Starting out in the forex market is definitely an exciting experience but you must be very careful not to make these dangerous mistakes that most beginners make.
Insufficient initial capital is the first mistake by beginners, and it usually ends up killing them.
I’ve seen traders, including myself, blow their whole trading account during the first month or week. I blew one of my accounts in thirty minutes!
The trading capital is lost even before you have the time to properly learn to trade.
This is what usually happens to a new traders:
- They don’t have sufficient trading knowledge and experience.
- They are not familiar with risk control and money management principles.
- They partially realize risks that they will have to deal with when trading but aren’t always capable of precisely formulating and evaluating them. Therefore, they often undertake incorrect actions for lowering them.
- Common sense leads you to believe that the best way to initially lower risk of potential losses is to trade the smallest amount possible. Then as your experience and skills grow, you steadily increase your trade size. I think this approach is hogwash.
Newbies trying to trade with with single lots with tight stop losses to keep risk small while trying to gain trading experience, in order to trade bigger lots with bigger stop losses is dumb.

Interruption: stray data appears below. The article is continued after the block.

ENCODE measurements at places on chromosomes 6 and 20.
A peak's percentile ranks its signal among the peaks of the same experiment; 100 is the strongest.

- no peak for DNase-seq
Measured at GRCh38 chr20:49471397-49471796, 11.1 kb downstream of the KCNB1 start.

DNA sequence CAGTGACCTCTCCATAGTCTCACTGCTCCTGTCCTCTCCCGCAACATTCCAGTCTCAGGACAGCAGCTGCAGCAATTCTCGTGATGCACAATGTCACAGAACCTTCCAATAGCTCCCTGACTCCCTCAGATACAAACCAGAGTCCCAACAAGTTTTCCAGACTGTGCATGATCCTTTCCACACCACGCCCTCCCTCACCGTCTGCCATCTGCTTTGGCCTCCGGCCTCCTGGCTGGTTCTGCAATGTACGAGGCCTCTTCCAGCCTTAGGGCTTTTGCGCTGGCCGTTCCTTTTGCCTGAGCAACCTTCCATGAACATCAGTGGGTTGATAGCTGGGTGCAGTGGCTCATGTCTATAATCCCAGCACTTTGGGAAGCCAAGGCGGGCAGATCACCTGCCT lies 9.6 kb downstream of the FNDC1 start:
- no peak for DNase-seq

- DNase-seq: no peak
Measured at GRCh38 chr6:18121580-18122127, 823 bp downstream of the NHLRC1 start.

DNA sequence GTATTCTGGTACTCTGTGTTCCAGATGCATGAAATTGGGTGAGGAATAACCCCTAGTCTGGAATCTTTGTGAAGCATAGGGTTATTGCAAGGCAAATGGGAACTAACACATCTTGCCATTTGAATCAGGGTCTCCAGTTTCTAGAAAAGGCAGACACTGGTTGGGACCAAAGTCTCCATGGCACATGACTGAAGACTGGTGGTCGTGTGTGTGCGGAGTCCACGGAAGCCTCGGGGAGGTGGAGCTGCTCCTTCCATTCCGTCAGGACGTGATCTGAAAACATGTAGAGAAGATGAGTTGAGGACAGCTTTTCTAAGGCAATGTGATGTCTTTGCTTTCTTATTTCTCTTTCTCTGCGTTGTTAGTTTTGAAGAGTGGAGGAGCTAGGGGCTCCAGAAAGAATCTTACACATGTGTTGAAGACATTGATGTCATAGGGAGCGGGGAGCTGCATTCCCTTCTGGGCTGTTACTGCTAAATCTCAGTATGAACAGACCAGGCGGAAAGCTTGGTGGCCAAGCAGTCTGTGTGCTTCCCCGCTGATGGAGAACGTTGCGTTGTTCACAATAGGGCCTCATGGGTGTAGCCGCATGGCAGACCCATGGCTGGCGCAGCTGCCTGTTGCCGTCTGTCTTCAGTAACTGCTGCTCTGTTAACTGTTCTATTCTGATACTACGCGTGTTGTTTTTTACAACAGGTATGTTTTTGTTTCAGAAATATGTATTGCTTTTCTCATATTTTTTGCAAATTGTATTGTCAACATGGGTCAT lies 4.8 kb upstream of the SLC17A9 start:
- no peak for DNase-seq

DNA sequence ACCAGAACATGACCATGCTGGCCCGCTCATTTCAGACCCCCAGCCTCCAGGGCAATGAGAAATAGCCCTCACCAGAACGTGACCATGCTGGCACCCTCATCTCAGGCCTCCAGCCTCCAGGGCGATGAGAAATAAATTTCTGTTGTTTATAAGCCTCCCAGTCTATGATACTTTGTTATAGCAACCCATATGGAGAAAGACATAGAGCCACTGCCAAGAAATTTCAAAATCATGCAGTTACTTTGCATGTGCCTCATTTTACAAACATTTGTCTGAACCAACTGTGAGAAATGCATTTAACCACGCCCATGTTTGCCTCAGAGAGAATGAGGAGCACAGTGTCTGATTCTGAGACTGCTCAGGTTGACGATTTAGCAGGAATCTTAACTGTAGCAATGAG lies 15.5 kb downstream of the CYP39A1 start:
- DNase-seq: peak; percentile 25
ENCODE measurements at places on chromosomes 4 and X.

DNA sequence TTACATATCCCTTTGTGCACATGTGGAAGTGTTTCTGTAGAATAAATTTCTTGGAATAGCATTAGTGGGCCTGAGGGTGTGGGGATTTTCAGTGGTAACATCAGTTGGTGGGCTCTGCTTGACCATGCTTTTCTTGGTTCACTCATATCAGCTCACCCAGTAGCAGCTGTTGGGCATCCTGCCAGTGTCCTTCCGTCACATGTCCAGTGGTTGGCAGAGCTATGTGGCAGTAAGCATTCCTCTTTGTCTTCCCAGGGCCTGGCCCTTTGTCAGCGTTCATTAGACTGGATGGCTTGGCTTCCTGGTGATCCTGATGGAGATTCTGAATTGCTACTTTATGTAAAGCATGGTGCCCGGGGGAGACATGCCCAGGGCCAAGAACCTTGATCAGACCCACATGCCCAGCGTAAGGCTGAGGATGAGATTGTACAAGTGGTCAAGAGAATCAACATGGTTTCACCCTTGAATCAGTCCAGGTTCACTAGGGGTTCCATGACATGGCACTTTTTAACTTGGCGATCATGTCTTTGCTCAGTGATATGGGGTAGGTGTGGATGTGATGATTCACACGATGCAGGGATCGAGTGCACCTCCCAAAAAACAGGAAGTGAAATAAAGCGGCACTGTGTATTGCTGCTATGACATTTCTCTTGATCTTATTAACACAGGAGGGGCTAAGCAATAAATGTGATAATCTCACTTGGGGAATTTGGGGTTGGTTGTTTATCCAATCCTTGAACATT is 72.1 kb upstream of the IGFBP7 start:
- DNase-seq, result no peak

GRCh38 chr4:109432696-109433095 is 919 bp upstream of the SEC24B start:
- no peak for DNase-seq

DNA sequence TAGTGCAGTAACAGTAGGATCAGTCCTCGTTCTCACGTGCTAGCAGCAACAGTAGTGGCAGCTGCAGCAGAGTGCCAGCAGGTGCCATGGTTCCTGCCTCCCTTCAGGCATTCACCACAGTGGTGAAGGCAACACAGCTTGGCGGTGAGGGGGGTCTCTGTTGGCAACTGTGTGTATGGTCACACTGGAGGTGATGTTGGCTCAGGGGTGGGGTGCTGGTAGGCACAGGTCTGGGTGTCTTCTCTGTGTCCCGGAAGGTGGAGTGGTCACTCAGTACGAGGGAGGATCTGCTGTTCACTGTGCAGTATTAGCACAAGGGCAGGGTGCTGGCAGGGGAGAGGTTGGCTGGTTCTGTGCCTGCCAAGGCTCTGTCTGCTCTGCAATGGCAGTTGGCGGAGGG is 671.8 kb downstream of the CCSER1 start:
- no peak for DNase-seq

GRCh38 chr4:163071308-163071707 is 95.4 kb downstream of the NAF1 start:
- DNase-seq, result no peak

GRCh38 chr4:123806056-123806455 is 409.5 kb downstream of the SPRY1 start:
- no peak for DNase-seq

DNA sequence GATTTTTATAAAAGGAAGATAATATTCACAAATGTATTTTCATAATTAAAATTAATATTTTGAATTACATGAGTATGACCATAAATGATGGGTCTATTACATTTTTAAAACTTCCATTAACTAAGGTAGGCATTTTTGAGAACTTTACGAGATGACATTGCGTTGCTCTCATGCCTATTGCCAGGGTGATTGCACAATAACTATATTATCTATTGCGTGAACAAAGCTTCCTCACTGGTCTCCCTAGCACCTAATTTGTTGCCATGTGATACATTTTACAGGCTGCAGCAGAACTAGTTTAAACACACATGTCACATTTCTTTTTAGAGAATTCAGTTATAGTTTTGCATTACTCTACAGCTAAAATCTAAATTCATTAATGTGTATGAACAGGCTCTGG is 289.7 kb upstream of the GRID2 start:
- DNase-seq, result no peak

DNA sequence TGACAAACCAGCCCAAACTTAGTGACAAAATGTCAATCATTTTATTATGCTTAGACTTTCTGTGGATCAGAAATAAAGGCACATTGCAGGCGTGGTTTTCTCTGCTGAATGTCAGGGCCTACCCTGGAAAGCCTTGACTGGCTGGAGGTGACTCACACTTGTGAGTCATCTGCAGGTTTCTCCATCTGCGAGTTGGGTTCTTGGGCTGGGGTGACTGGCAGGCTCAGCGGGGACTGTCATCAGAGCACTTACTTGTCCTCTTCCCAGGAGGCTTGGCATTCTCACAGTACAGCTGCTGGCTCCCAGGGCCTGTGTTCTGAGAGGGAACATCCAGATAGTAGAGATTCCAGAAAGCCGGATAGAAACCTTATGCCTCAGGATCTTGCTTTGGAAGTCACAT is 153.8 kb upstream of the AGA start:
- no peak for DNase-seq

You have to understand that a small trading account actually increases the risk of losses. By starting with a puny bankroll, it’s impossible to lower risk. This is because as your account shrinks, losses take a bigger chunk.
By using short and tight stops, you increase your chances that the stops will be triggered more frequently and your total loss will consist of many small losses.
Your trading account should be as large as possible in order to correspond with market conditions and provide the necessary flexibility in making trade decisions.
The size of your trading account is another tool in your trading quiver.
Like any business, you have to make sure you adequately funded. Don’t try to lower risk by only depositing a portion of your available trading capital.
Fund yourself right but use proper money and risk management!
Overtrading is when you (hoping to receive the maximum possible profit) open a huge position consisting of multiple lots. Considering the typical market activity, it’s easy to lose half or even all your trading capital with this.
This problem is sometimes directly connected to insufficient trading capital.
But it’s more likely due to the trader lacking knowledge of money management principles, which means lack of competence to control their trading capital properly.
Your trading capital is used to earn money. You should treat each dollar is like a newborn baby.
Your first and foremost responsibility is to protect it. If you lose it, you have less to help you earn money.
Have you ever made any of these mistakes? Please share your experience in the comments below. I’m sure we’d all be interested in possibly learning from each other. I know I would!